These are issues Yang has obviously thought about a great deal--and possibly experienced in his own life--and rather than looking at them through a jaded lens, he approaches them with a sense of subdued contentment with the trials that life brings. And it seems that part of that is that he recognizes the value of finding beauty amidst the banality, heartbreak, and tragedy that makes up so much of living. This is evinced most clearly in NJ's encounters with a software developer named Ota (comedian Issey Ogata). Initially their meetings are built around a business deal, but when they learn of a mutual interest in music, they visit a night club and share a brief, wonderful moment over drinks. The scene culminates with Ota actually going up on stage and playing songs on the piano, the last of which is Moonlight Sonata. The camera cuts to a medium closeup of NJ listening to the song, his expression one of a man worn down by problems who finds brief relief in a moment of beauty.
The song continues on into the next scene as NJ returns to his office, but it's much quieter, as if it's simply still playing in his head, the way any great one does after you hear it initially. Yang disperses moments like these throughout the film, and just like the song keeps playing for NJ, these moments gently perfuse the more difficult moments in the movie. We're left not feeling we've seen a harsh depiction of life, but a kind of somber and lovely reconciliation with its harshness.
Besides these more headier issues, Yang also seems to be investigating movies themselves, what they can do and why they should exist. At one point, Yang Yang asks his father questions about perspective, how we can never see what's behind us or know what another person sees. His father proceeds to give him a camera, at which Yang Yang sets out to photograph the backs of people's heads (after, though, he tries capturing images of misquotes, interpreted by his scoffing teacher as an attempt at avant-garde artwork-a heartbreaking scene that can easily get lost among the film's larger moments).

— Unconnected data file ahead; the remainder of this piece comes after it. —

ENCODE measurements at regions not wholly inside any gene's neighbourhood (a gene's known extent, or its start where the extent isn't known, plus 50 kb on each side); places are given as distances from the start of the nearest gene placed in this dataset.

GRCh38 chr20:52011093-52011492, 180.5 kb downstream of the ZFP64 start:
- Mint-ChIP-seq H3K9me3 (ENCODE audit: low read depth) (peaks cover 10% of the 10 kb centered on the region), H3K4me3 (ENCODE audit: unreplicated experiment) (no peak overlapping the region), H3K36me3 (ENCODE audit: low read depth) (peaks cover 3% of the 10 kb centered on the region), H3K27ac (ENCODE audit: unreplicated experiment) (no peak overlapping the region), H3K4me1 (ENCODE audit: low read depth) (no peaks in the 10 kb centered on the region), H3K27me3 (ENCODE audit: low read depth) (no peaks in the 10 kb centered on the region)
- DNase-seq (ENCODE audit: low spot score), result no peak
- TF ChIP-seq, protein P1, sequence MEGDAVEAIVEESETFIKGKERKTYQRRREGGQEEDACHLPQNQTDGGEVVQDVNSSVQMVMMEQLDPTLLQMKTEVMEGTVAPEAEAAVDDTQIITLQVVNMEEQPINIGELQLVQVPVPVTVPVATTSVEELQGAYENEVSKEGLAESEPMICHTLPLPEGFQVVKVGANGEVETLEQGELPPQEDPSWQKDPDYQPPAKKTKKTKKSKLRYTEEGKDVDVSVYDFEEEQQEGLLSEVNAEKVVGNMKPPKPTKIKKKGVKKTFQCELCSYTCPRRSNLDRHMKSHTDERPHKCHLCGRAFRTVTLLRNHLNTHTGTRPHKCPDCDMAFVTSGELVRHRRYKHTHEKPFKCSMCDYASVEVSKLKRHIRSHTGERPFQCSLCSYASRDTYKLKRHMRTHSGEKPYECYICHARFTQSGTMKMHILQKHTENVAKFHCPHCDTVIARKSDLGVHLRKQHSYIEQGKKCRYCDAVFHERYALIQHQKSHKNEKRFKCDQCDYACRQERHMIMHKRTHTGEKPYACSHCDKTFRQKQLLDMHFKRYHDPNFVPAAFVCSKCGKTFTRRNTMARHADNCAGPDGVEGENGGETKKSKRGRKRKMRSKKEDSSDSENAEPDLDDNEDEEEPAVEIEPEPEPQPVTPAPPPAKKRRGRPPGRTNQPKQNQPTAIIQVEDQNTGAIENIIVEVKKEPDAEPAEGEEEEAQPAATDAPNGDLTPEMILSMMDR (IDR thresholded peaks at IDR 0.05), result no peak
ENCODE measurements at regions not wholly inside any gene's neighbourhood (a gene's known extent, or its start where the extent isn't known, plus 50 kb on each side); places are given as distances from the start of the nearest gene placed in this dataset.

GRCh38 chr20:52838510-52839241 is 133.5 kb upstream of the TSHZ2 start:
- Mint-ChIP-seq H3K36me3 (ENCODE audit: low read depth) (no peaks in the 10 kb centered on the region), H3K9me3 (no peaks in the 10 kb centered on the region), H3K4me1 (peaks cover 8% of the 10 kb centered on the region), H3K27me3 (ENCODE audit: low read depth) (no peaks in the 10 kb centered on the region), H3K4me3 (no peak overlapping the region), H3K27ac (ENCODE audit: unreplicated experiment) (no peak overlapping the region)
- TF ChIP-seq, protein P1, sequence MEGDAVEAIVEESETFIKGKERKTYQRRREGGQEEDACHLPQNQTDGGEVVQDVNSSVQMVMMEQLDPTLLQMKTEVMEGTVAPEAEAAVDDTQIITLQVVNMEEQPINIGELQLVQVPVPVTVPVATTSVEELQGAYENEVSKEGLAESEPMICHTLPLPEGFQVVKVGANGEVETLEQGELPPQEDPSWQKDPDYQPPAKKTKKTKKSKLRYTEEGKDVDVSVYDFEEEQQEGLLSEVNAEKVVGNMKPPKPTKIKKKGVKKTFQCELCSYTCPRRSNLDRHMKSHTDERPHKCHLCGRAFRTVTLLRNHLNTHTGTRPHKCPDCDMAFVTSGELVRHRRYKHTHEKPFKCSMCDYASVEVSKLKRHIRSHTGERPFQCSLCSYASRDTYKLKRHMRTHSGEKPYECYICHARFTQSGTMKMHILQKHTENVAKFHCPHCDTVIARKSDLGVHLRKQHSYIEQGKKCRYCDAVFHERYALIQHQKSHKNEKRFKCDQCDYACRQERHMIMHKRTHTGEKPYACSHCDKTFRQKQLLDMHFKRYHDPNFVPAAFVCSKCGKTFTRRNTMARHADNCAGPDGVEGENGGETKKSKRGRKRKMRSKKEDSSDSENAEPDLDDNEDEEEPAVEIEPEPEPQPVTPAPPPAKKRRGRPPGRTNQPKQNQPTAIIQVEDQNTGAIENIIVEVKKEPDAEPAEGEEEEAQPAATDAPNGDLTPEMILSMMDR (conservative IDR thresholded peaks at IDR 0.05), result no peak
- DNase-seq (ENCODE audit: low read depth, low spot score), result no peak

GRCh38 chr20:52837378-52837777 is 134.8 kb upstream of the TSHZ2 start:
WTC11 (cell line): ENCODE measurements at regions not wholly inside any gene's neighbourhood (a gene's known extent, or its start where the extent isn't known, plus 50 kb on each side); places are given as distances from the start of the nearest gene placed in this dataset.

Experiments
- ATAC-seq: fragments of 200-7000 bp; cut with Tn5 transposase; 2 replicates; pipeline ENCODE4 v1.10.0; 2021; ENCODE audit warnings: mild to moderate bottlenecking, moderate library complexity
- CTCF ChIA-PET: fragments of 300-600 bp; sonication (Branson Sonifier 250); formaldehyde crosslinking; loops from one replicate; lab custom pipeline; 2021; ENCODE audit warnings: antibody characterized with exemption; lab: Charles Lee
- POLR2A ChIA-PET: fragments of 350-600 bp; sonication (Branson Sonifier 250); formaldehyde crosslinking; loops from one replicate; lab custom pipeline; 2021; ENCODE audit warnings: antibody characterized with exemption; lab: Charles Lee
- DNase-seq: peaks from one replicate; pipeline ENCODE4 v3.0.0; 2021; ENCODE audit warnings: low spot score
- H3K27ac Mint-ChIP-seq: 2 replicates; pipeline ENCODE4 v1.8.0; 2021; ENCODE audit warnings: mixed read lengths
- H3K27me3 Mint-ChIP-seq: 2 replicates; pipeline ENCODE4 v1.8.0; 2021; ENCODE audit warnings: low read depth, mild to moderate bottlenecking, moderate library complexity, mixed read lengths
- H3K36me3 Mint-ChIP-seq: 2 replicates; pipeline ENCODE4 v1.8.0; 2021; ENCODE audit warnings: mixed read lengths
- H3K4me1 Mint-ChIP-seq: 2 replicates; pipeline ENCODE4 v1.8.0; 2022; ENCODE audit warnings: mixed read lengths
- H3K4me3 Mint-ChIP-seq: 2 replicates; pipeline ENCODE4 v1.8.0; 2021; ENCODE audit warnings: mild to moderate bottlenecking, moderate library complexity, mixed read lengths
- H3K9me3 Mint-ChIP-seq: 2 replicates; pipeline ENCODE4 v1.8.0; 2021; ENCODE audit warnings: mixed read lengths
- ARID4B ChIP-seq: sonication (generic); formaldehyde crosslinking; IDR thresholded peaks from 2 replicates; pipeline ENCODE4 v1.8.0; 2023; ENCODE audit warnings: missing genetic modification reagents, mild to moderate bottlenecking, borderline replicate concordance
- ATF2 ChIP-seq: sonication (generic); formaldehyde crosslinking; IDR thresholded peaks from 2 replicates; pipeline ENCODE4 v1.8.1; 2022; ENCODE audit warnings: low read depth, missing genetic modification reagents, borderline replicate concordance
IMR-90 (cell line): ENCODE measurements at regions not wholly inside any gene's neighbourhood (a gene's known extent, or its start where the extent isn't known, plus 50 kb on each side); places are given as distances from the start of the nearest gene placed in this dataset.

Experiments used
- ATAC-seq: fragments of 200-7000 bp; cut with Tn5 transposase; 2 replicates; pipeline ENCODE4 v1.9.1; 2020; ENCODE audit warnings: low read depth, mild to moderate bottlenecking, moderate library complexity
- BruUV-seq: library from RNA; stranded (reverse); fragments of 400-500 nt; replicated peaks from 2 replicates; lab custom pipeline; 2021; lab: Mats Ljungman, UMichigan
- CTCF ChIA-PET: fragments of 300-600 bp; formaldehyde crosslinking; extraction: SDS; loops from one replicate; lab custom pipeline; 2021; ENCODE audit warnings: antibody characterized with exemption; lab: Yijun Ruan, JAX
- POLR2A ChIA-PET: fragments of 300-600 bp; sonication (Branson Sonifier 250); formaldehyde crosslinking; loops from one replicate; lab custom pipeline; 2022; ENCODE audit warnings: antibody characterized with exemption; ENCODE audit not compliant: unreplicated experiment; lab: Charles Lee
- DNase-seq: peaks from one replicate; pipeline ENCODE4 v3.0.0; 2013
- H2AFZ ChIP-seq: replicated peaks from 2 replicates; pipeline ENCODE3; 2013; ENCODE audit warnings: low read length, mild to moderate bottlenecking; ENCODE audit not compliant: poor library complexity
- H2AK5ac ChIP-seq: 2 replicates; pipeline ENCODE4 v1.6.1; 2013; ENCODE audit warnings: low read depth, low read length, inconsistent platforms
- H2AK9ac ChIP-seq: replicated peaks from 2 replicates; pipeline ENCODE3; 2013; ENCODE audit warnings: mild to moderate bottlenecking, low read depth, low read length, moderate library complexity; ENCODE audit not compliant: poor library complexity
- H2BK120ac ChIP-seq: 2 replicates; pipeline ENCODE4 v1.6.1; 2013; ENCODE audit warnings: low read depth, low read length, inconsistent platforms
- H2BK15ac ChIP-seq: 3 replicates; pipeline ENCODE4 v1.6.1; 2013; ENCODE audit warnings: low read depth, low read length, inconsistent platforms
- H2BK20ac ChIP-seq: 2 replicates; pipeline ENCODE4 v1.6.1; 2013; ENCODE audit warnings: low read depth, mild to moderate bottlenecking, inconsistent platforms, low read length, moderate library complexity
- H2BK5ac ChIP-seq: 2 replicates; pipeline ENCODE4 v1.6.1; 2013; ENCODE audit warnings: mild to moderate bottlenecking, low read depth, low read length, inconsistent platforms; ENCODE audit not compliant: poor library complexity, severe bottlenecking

Similarly, Ting Ting goes on a movie date with a boy, after which a discussion ensues about the ways in which cinema allows us to experience other ways of life than the single one we're given (his example of a murderer is followed by-spoiler-his killing a man sleeping with his mother, and when Yang follows this up with scenes of video game violence, I understand him to be commenting on the danger of art/entertainment overlapping with real life, but it's all too rushed and contrived, interfering with other, more important drama in the film-it's my only real complaint about the movie). And this access seems to be what Yang himself prizes in this medium. What sounds like an intimate family drama a la Ozu becomes an ensemble epic that nonetheless is privy to all of these characters' most private actions and thoughts in a way on film is able to.
A novel, I suppose, also can bring us inside the worlds of lots of characters, but only in a movie can this be done with consideration of space, wherein we're able to obtain a sense of realism that the novel fails to achieve. This sense of space comes in the mode of presentation via the camera, and here Yang's strategy is to keep it as distant as possible, often hiding behind doorways or looking in through windows. In one sense it makes us voyeurs of the private lives of others, but that is only if we want to feel guilt for the gift of access of lives outside our own that cinema offers.